From these four examples it is easy to see that although the release of messenger substances can be abstract from a biochemical perspective, it is still easy to draw practical conclusions. So it is obvious that the neurotransmitters have to pass on their signals at the right time and in the right dosage. This is a balancing act for the organism. For example, the body must have the right nutrients available. The final part of this article will address this point in more detail.

What exactly are neurotransmitters?

Neurotransmitters are chemical messengers that transmit electrical stimuli from one nerve cell to another or to the remaining cells. It's often about reflexes and quick reactions. They can also reinforce or change stimuli that have already been generated 1 . There are numerous of these substances, all with different effects. The topic is very complex, so some neurotransmitters do not necessarily always produce the same effect. Depending on the combination and where the transmission takes place, the effect can vary.
In addition, the biochemical compounds can have different mechanisms, some inhibit processes and some promote them.

Many neurotransmitters are also active as hormones. They lead a double life, so to speak. However, there are crucial differences between the two signal carriers: As already explained, neurotransmitters emit signals that cause immediate reflexes and reactions; hormones often provide the response to these stimuli. For example, when we are frightened, the escape reflex is often triggered; the signal for this is transmitted by norepinephrine. The hormonal response to this would be, among other things, that blood sugar shoots up in order to quickly supply our body with enough energy. The signal for the transport of sugar from the cell into the bloodstream is controlled by hormones 1 . More information about blood sugar and its hormonal processes will follow in the next article.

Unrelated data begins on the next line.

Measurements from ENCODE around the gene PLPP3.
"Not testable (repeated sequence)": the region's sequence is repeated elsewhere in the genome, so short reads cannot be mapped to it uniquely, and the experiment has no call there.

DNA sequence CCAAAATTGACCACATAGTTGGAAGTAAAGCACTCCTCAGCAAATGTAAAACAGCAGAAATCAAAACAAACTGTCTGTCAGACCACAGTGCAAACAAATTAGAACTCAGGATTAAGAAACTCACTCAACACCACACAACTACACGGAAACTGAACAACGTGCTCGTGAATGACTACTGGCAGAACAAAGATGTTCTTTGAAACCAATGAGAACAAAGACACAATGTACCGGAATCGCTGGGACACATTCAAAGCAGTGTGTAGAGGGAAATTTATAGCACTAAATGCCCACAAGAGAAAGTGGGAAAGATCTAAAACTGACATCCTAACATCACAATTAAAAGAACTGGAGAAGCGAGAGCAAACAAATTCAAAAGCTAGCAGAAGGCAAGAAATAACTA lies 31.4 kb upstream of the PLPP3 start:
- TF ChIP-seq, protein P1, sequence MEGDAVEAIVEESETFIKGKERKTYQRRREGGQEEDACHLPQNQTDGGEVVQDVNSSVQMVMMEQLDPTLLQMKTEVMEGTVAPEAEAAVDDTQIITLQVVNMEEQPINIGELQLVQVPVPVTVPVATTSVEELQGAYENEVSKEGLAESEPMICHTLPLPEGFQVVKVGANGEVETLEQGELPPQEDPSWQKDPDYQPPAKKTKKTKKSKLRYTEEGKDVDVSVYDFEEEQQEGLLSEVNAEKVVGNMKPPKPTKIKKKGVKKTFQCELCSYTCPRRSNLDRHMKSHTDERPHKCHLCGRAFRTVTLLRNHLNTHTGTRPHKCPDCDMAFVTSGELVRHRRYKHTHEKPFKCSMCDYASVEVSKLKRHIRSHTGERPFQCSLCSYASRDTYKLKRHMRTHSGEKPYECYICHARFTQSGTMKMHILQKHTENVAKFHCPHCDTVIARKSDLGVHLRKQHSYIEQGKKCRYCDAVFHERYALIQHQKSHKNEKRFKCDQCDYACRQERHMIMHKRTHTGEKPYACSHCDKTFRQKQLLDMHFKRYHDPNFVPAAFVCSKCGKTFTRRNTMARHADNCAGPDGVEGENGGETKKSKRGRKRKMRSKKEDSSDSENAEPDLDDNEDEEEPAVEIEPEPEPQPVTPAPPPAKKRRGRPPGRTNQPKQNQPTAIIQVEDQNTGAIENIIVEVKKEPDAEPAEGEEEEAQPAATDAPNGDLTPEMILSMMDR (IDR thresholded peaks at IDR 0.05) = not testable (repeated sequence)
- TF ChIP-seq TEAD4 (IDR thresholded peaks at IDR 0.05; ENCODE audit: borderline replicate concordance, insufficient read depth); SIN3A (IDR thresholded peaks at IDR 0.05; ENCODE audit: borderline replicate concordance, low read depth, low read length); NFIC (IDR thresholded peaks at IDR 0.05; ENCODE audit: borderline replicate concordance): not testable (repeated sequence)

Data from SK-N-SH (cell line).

Our nervous system

The central nervous system, abbreviated CNS, consists of the brain and the spinal cord. It is contrasted with the peripheral nervous system, or PNS for short, which includes the nerves that connect the CNS to the organs. The brain is the overarching center for the entire nervous system 2 .

In biology and medicine, a distinction is also made between the involuntary and voluntary nervous systems. Arbitrary activities whose stimulus transmission we can consciously control include, for example, movements of the skeletal muscles or movements of our sensory organs. For example, how we control where we look with our eyes. Our nervous system, together with the hormonal system, involuntarily controls the activities of the internal organs. This brings us to the subject of neurotransmitters in the involuntarily controlled nervous system 2 .

How are neurotransmitters formed?

Neurotransmitters are primarily made from amino acids. These are the small components of proteins. Proteins are formed from chains of amino acids and split up in reverse because they have countless functions in our metabolism. This is relevant at this point because one can conclude that our body must have the right building blocks of proteins available in order to be able to form the messenger substances 3 .

The balance of neurotransmitters and our nervous system is important